With a company’s supply chain accounting for up to 90% of its carbon footprint, gaining visibility of greenhouse gas (GHG) emissions hotspots and driving collaboration on carbon management among suppliers is essential to decarbonization at scale. However, as EcoVadis’ first-ever Carbon Maturity Report found, achieving this remains a distinct challenge. The report showcases data from the first 15,000 carbon maturity ratings issued by EcoVadis since the launch of the Carbon Action Module in 2021. This rapidly expanding dataset on our network’s carbon maturity reveals that small and medium-sized enterprises (SMEs) – which comprise the bulk of global supply chains – are at a much earlier stage of managing their emissions than their larger counterparts. Constrained by more limited resources, networks and, at times, technical expertise, SMEs will require more support from buyers and business partners to enable them to increase their carbon management capacity and help drive global decarbonization efforts.
Building Transparency and Collaborating for Supply Chain Decarbonization
Enhancing supply chain transparency is a crucial step toward better understanding and benchmarking suppliers’ current carbon management maturity levels. Our data shows that first-time reporters, and SMEs in particular, have less capacity to collect and report high-quality emissions data. Buyers and business partners often struggle to provide the targeted and continuous support that SMEs need to enhance these capabilities. The EcoVadis Carbon Action Module was launched to address this gap by giving companies a deeper understanding of how their suppliers are performing on a range of carbon metrics – from science-based target setting to emission reductions across all scopes. The engagement since launch has been impressive: To date, the EcoVadis network has reported an aggregated 2,479 Gt of GHG emissions, with over 7,500 companies reporting quantitative metrics on carbon.
Data Insights: Supply Chain Partners’ Carbon Management Performance
A higher percentage of large companies have attained an Advanced or Leading carbon maturity level.
Among large companies, 10% showcase Advanced or Leading carbon maturity, compared to just 3% of companies overall.
Larger companies tend to have more resources at their disposal and are under greater stakeholder pressure to implement and follow through on their sustainability agenda – this is reflected in their performance data.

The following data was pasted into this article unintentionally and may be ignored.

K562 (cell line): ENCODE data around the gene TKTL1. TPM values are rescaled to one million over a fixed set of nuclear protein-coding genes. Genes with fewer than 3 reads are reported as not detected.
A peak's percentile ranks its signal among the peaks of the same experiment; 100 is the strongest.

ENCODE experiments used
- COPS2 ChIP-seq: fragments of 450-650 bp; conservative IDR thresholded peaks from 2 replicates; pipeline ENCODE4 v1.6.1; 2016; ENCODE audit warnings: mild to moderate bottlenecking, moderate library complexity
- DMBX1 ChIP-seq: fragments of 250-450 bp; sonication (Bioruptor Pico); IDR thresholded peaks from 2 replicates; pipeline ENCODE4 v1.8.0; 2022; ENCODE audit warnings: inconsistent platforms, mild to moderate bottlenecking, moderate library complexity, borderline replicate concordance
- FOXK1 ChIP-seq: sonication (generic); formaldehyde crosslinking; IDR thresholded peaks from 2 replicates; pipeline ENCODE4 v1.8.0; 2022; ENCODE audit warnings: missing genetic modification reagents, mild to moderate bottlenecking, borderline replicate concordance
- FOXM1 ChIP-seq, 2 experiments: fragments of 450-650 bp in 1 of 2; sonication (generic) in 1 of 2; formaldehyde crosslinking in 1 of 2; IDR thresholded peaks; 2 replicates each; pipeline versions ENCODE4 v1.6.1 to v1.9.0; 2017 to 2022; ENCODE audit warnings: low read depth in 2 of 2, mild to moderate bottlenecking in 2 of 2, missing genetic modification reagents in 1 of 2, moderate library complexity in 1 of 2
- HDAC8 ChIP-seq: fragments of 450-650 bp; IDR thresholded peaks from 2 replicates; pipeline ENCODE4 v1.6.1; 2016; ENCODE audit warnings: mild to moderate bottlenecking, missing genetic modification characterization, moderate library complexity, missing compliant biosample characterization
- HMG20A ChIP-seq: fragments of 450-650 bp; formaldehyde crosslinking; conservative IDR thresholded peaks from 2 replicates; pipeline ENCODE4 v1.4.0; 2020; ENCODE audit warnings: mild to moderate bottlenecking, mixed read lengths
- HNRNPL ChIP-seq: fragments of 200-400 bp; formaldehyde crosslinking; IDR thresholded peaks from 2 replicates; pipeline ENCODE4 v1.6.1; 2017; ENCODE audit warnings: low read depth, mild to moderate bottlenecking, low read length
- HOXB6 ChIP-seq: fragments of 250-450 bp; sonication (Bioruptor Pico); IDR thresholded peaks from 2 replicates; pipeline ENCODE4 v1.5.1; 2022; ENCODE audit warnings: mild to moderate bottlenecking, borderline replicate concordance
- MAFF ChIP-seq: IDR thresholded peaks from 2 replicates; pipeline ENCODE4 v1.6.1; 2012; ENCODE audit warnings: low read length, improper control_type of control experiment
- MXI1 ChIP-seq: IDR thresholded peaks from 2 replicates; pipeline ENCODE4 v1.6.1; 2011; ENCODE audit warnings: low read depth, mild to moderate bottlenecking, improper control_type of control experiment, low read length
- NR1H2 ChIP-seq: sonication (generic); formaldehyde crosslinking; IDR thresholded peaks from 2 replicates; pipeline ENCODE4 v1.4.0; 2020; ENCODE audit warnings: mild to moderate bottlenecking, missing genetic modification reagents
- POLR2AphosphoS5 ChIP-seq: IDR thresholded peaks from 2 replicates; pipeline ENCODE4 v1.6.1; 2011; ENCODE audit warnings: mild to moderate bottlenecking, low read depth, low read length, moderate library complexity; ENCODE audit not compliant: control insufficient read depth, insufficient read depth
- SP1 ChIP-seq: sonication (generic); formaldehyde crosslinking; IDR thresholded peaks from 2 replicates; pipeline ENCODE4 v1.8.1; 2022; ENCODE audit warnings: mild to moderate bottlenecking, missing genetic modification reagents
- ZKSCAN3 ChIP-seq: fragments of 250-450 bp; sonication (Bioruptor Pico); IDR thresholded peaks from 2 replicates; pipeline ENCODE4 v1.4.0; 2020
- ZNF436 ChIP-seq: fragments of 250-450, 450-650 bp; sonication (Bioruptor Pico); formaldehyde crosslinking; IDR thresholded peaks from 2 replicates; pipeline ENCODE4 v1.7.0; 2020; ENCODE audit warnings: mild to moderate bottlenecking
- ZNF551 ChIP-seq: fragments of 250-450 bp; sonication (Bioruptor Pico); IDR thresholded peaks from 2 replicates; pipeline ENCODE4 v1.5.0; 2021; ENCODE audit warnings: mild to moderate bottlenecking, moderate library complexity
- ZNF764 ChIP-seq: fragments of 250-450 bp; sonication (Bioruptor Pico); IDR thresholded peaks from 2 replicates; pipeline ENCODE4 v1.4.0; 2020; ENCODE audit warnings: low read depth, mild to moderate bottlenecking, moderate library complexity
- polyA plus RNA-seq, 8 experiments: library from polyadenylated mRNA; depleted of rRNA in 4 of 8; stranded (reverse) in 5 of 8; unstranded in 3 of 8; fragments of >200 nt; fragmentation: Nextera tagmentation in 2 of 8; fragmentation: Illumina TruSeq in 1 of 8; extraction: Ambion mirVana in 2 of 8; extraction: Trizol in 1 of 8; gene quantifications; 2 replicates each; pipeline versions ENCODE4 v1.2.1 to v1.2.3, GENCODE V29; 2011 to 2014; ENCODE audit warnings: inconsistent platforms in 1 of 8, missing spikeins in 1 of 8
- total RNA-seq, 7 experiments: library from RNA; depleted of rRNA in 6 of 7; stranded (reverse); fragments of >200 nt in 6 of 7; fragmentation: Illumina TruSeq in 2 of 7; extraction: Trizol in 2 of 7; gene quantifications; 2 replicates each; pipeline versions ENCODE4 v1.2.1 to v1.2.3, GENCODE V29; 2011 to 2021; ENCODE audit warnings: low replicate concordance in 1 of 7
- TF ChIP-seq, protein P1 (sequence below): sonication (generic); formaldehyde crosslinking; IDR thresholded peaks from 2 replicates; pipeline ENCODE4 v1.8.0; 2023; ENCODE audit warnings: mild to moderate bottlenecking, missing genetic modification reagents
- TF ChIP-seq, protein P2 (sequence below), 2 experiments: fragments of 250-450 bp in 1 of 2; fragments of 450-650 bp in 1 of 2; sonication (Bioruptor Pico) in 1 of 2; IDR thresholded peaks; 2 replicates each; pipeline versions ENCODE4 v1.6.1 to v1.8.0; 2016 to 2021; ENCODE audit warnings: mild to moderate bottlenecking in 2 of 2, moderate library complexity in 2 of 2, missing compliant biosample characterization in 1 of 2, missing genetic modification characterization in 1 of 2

A higher percentage of small to medium-sized companies are at an Insufficient level of carbon maturity.
By contrast, 44% of companies across all sizes are still in the early stages of developing a carbon management system.
The percentage of companies at an Insufficient maturity level was greatest among small companies at 61%, compared to a much lower 19% among large companies.
The percentage of small, medium and large companies at each EcoVadis carbon maturity level
Target Setting – SMEs Lag Far Behind Large Companies
According to the GHG Protocol, “any robust business strategy requires setting targets for revenues, sales and other core business indicators […]. Likewise, effective GHG management involves setting a GHG target.” While target setting is a crucial early step for companies embarking on their decarbonization journeys, there is a considerable gulf between the percentage of large companies and SMEs in the EcoVadis network that are setting emission reduction targets. As shown in the chart below, roughly 32% of large-sized companies have announced their targets publicly compared to just 7% of medium-sized companies and only 2% of small companies. Publicly announcing targets is a best practice that not only builds transparency but also has the potential to rally stakeholders around decarbonization efforts. The low percentage of SMEs currently disclosing their GHG reduction targets makes it difficult for buyers to effectively map decarbonization pathways in their supply chains. In response, buyers must ramp up their support and capacity-building efforts to help SMEs overcome the obstacles they face when it comes to developing, setting and publicly announcing targets.